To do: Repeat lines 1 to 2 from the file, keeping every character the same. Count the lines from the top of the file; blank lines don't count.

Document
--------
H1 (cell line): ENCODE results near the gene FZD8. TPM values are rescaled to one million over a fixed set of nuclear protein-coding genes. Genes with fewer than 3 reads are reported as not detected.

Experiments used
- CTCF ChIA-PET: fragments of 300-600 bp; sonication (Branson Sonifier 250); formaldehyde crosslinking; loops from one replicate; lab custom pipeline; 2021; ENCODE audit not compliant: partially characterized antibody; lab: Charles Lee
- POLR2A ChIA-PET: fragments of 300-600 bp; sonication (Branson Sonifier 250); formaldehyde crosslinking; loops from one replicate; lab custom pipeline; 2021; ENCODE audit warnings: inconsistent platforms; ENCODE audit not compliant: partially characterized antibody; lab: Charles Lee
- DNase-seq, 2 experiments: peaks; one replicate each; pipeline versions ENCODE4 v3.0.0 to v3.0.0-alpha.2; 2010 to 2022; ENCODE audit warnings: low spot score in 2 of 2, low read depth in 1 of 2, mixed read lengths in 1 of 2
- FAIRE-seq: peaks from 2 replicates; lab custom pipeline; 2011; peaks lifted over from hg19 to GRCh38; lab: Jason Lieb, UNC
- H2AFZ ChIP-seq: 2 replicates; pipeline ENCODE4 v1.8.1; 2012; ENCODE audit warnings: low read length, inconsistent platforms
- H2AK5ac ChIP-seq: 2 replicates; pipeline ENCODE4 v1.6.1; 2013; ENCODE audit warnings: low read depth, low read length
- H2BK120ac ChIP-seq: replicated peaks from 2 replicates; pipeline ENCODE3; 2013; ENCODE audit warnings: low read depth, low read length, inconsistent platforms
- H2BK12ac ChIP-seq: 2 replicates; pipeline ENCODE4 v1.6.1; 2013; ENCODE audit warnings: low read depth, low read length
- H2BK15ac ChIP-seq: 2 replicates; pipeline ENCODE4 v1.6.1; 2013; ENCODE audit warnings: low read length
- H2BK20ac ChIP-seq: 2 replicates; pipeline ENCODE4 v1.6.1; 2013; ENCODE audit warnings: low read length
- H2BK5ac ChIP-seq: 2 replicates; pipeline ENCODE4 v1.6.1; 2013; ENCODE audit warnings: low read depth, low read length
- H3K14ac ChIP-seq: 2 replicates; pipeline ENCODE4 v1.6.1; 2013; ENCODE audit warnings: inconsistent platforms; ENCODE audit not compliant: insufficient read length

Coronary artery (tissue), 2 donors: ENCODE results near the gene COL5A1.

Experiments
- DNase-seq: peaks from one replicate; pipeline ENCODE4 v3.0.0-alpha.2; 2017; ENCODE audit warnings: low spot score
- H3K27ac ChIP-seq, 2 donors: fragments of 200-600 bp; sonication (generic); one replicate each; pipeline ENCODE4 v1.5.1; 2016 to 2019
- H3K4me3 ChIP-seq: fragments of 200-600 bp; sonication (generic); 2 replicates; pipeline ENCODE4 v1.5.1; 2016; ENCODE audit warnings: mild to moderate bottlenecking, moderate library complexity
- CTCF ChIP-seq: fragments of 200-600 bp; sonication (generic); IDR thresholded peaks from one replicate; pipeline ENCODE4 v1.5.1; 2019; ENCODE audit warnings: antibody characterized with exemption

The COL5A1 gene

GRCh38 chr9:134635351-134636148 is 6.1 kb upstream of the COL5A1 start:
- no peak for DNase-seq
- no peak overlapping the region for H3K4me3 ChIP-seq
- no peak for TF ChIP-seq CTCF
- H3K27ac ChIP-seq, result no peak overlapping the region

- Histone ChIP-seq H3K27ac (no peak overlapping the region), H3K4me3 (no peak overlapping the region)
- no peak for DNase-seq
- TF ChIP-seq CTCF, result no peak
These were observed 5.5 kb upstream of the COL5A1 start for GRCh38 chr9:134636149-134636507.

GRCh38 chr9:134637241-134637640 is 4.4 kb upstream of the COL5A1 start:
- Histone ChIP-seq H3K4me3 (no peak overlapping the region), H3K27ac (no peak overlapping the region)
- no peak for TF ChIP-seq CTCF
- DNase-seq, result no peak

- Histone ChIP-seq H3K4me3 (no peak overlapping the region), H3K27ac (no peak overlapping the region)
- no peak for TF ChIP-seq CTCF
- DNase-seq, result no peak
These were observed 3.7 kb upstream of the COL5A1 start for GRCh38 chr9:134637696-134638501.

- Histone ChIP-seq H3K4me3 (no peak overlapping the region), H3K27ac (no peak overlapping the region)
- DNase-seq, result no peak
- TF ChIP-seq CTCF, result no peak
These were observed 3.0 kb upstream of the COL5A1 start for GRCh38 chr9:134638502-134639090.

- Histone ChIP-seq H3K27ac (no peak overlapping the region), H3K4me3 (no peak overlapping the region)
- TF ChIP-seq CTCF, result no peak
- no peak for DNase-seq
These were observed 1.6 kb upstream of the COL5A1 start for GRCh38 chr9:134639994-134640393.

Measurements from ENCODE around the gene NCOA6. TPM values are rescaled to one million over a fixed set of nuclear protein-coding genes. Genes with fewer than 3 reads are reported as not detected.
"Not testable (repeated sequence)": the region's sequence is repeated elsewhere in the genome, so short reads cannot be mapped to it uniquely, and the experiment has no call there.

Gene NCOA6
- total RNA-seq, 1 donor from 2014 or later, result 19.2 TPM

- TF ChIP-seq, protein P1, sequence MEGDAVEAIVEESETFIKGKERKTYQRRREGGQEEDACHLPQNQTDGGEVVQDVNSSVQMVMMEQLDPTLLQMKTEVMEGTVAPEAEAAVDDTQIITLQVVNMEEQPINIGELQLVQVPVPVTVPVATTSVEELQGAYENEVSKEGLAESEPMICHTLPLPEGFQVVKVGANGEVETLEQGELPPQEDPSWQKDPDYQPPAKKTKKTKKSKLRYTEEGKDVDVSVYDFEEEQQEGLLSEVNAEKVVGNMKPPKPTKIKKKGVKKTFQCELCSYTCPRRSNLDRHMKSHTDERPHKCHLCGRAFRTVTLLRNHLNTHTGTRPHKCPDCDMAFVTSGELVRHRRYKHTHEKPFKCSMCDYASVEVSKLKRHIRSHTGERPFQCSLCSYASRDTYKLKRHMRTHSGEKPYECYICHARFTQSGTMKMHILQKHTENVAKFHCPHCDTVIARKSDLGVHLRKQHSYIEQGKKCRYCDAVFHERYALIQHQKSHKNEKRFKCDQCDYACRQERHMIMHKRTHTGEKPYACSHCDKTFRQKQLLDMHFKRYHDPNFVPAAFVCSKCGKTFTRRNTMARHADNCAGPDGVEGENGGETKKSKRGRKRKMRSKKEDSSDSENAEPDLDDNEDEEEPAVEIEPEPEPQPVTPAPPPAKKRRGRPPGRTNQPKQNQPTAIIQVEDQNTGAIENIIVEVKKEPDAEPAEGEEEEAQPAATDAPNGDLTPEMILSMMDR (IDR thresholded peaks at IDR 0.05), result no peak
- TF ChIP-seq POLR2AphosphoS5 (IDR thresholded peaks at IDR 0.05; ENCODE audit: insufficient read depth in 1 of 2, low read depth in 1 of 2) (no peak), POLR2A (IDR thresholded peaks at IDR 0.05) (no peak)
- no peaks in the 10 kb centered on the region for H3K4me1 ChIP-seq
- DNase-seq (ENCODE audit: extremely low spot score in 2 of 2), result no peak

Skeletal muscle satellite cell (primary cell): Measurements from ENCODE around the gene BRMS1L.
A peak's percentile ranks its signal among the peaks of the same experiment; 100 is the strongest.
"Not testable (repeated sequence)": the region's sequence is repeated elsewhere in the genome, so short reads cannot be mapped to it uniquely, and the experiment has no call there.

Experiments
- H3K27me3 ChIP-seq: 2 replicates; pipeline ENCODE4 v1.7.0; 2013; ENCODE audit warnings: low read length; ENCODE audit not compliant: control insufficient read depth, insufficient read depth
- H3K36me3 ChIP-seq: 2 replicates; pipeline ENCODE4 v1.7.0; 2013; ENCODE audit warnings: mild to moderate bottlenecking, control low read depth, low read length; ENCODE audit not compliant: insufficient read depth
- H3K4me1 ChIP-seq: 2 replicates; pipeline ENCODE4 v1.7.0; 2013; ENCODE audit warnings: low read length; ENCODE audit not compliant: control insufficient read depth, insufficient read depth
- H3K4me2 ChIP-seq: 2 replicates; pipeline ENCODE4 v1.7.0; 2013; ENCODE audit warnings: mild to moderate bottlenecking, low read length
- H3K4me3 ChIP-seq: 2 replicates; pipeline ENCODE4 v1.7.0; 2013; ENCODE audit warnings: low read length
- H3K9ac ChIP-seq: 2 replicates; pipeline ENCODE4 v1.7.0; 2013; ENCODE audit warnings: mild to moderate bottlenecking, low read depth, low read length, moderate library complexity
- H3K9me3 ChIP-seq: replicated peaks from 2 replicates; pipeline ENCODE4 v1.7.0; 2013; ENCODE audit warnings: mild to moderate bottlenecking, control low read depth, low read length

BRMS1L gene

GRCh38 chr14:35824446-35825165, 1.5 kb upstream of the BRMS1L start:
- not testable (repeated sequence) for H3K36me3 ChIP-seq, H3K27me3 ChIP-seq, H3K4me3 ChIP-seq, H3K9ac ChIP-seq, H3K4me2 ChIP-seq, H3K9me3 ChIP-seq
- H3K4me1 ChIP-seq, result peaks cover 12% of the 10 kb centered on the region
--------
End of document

H1 (cell line): ENCODE results near the gene FZD8. TPM values are rescaled to one million over a fixed set of nuclear protein-coding genes. Genes with fewer than 3 reads are reported as not detected.

Experiments used